On Monday, the UK-based oil company said it would give up its 27.5% stake in the Sakhalin-2 liquefied natural gas facility, its 50% stake in a project to develop the Salem fields in West Siberia and its 50% stake in an exploration project in Gidan Peninsula in northwestern Siberia.
“We are shocked by the loss of life in Ukraine, which we regret as a result of a senseless act of military aggression that threatens European security,” he added. seashells (RDSA)
CEO Ben van Beurden said in a statement.
Shell move follows BP’s (BP)
On Sunday, it announced that it is giving up one of Russia’s largest foreign investments by exiting the country 19.75% of Rosneft shares
and associated joint ventures. Analysts said Monday that BP could incur more than $26 billion as it divests its business in the country.
Shell earned about $700 million in 2021 from the Sakhalin and Saleem joint ventures. its interests in Russia
Valued at about $3 billion at the end of the year, the company said abandoning Gazprom’s projects would likely result in impairment charges.
“Our decision to exit is a decision we make with conviction,” Van Burden said. We cannot – and will not – stand idly by.”
The company was one of five companies that provided 50% of financing and guarantees for the estimated cost of 9.5 billion euros ($10.6 billion) to build the Gazprom Nord Stream 2 pipeline under the Baltic Sea between Russia and Germany. The project effectively came to a halt last week when German Chancellor Olaf Schulz said the country would halt certification of the pipeline.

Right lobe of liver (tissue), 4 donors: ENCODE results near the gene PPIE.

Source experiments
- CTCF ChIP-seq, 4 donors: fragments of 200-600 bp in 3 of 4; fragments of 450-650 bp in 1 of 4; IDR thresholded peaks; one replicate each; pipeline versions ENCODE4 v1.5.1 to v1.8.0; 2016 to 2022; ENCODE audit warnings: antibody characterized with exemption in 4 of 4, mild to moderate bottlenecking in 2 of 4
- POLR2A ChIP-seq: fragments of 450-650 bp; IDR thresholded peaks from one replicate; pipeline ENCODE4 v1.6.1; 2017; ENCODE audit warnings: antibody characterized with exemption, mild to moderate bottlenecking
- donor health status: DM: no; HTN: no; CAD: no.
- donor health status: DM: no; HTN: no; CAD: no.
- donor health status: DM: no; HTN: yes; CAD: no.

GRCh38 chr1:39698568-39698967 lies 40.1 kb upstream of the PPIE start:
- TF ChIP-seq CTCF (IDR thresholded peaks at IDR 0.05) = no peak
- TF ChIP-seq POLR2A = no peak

The company said in a statement on Monday that Norwegian oil and gas company Equinor will also begin to exit its joint ventures in Russia.
“We are all deeply disturbed by the invasion of Ukraine, which is a terrible setback for the world,” said Anders Opedal, Equinor’s president and CEO.
The company said it has a long-term investment of $1.2 billion in Russia by the end of 2021. It has been operating in Russia for more than 30 years and has a cooperation agreement with Rosneft.
French oil giant total energy (TTFNF)
On Tuesday, he denounced Russia’s actions and said it would no longer provide capital for new projects in the country. TotalEnergies has done business in Russia for 25 years and recently helped launch a large LNG project on the Siberian coast.
Other European energy companies continue to have a presence in Russia, including Nord Stream 2’s remaining partners in France Engy (Engy)
Austria OMV (OMVJF)
Wintershall Dea and Germany’s Uniper, as well as Italy where are you (e)
, which has been active there for more than 25 years, has reduced its presence since Russia annexed crime in 2014. But its subsidiary, Exxon Neftegas Limited, still holds a 30% stake in Sakhalin-1 – a massive oil and natural gas project off Sakhalin Island. In the Far East of Russia. It has operated the project since 1995 on behalf of a consortium that includes Japanese and Indian partners, as well as two Rosneft subsidiaries.
– Chris Liakos and Pamela Boikov contributed to this article.
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